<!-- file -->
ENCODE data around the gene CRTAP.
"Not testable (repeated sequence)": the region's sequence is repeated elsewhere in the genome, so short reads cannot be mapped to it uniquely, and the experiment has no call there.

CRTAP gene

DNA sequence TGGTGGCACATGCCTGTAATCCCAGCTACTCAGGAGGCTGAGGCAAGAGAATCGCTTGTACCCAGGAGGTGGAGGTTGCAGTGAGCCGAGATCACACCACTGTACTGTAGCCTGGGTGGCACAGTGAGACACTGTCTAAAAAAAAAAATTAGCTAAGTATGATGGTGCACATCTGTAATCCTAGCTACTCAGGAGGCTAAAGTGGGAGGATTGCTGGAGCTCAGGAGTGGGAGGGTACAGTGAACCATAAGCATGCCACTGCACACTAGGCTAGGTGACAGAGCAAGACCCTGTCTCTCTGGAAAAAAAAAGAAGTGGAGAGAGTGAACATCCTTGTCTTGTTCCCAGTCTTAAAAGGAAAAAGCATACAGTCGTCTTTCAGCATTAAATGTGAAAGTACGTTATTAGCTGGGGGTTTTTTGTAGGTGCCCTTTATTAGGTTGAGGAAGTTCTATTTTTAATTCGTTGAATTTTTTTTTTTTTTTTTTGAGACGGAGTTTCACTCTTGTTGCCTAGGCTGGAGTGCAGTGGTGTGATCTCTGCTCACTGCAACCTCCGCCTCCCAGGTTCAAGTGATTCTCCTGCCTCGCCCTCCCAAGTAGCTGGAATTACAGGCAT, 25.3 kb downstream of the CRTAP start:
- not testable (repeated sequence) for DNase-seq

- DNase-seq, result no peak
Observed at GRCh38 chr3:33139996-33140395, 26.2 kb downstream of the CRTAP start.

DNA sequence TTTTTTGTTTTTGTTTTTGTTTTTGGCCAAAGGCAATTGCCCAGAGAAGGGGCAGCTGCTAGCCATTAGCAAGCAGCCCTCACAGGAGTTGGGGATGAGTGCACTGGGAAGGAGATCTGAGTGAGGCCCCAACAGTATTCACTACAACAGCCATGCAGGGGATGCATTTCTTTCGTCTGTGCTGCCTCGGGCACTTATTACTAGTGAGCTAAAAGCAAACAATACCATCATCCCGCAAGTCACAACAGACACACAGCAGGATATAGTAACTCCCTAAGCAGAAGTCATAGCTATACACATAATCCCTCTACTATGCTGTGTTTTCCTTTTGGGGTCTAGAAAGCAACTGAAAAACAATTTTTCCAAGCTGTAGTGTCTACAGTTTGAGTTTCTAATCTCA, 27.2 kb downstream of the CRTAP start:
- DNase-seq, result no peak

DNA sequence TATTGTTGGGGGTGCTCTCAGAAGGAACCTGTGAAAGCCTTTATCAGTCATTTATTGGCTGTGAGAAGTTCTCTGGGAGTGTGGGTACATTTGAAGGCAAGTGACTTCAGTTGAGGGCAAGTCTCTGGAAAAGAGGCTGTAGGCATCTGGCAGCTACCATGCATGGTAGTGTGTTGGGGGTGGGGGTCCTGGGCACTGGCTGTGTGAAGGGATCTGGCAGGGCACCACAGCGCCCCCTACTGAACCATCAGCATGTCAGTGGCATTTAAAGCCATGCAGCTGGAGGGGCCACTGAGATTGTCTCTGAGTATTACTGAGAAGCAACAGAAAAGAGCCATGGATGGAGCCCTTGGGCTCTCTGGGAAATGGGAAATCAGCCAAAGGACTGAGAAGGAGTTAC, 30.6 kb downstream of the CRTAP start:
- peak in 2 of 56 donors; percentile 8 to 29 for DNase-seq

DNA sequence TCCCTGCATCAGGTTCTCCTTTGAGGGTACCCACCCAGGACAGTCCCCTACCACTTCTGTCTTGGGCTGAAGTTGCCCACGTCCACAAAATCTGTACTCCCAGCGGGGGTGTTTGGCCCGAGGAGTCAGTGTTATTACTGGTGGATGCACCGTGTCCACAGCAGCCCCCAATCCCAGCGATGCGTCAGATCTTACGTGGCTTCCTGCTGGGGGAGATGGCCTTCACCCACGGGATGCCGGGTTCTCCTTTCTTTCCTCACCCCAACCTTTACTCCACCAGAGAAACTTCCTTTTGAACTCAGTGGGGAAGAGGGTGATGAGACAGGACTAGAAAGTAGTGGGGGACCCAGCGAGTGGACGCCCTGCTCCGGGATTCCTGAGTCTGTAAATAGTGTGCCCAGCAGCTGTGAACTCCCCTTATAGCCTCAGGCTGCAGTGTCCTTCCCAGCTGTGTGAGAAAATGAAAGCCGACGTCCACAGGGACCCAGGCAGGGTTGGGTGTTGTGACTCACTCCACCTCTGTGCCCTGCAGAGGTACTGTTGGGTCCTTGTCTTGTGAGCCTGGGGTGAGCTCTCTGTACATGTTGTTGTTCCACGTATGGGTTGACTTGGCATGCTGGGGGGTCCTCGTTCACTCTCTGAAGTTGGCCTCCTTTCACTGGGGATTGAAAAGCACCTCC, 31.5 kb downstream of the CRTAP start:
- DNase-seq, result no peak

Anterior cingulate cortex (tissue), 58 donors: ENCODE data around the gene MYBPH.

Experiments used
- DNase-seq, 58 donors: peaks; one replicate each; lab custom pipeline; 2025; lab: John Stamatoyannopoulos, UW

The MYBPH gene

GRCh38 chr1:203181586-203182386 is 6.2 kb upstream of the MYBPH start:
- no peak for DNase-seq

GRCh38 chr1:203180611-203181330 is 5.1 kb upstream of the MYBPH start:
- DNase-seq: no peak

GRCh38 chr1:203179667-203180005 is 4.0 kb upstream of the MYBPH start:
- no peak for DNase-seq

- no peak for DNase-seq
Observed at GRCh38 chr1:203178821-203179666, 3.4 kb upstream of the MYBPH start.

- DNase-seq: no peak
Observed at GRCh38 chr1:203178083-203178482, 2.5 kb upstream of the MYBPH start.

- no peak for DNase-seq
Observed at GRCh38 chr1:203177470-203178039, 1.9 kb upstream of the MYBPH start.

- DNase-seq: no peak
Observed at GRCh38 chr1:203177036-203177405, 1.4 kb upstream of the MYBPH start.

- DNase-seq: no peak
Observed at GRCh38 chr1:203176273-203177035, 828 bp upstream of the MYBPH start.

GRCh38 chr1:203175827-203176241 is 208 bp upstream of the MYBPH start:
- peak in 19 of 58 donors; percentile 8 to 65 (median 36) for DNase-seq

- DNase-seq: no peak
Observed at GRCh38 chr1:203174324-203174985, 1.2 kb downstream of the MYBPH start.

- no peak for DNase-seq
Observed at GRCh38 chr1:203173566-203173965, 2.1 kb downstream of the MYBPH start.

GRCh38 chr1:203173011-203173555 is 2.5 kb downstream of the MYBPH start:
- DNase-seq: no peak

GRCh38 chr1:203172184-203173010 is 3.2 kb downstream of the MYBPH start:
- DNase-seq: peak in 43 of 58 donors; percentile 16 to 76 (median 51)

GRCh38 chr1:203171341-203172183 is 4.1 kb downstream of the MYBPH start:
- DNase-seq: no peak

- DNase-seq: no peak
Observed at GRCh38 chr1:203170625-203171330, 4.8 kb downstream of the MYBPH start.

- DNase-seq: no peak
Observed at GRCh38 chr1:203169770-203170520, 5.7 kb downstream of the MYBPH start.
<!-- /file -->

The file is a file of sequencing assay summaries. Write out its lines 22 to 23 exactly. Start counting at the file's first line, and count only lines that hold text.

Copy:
GRCh38 chr1:203179667-203180005 is 4.0 kb upstream of the MYBPH start:
- no peak for DNase-seq